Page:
The activist explained that the most effective measures for reducing deforestation, protecting the environment from unsustainable mineral extraction and preserving a better world for future generations are to strengthen international, national and sub-national frameworks for collectively demarcating and titling indigenous peoples’ territories.
U.N. Correspondent Aline Jenckel spoke with Tom Goldtooth about the main threats faced by indigenous peoples and how the Rio+ 20 conference could be a success.
Q: At the Rio+20 conference in June, you will speak on behalf of indigenous peoples and their human rights, in terms of protecting their natural environment and creating sustainable development. What is the key message you hope to convey?
A: The thematic discussion of green economy and sustainability creates differences in views between the money-centred Western views and our indigenous life-centred worldview of our relationship to the sacredness of Mother Earth.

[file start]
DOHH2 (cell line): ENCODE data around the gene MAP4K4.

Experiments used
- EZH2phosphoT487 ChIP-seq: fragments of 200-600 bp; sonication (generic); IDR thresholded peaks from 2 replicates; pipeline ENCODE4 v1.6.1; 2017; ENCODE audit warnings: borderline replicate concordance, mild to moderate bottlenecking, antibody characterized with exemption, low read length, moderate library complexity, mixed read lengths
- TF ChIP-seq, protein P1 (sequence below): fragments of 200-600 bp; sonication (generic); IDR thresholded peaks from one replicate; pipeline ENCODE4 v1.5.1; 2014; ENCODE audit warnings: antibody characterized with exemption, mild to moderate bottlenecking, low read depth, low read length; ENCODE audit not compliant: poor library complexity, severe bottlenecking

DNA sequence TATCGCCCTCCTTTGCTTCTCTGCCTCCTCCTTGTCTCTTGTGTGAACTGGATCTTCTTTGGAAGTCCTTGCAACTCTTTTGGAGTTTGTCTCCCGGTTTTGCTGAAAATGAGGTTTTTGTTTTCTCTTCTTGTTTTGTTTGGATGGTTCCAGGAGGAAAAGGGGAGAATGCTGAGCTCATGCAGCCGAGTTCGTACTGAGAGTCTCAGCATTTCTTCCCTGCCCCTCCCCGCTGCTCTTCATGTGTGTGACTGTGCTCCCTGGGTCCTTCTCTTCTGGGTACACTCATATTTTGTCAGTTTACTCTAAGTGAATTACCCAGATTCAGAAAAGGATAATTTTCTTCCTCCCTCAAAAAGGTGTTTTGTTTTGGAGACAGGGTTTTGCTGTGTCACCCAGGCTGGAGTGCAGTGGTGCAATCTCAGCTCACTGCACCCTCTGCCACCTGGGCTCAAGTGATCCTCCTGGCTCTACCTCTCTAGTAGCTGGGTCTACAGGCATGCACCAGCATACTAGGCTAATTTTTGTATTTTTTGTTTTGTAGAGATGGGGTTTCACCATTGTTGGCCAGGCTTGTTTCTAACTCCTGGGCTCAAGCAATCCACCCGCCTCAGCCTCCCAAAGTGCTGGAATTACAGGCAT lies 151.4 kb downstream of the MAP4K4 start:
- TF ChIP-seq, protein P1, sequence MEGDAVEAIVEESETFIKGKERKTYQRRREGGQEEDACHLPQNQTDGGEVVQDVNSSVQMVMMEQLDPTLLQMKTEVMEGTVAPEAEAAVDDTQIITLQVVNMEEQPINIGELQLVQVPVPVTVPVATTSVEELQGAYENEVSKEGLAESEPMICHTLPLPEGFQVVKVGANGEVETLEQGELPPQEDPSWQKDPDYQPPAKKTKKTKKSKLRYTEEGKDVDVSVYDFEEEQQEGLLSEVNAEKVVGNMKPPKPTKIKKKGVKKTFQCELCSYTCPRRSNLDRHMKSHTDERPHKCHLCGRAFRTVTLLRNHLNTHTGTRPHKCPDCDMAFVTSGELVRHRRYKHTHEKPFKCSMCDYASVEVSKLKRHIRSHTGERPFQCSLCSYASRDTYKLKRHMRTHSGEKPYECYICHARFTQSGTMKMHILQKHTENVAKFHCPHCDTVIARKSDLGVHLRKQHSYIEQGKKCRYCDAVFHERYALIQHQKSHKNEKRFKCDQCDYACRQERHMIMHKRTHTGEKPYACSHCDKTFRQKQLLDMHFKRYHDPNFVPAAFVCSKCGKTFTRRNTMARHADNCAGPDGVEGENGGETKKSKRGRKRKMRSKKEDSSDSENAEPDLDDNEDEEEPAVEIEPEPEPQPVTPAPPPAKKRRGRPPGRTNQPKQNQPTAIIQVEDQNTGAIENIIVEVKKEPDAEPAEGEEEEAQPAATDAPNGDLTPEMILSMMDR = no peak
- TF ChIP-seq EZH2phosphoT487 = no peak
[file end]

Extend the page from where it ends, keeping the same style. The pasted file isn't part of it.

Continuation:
Many of our indigenous peoples globally are deeply concerned with the current economic globalisation model that looks at Mother Earth and nature as a resource to be owned, privatised and exploited for maximised financial return through the marketplace.
With this development model, indigenous peoples continue to be displaced from their lands, cultures and spiritual relationship to Mother Earth, and destruction to the life-sustaining capacity of nature and the ecosystem that sustains us and all life continues as well.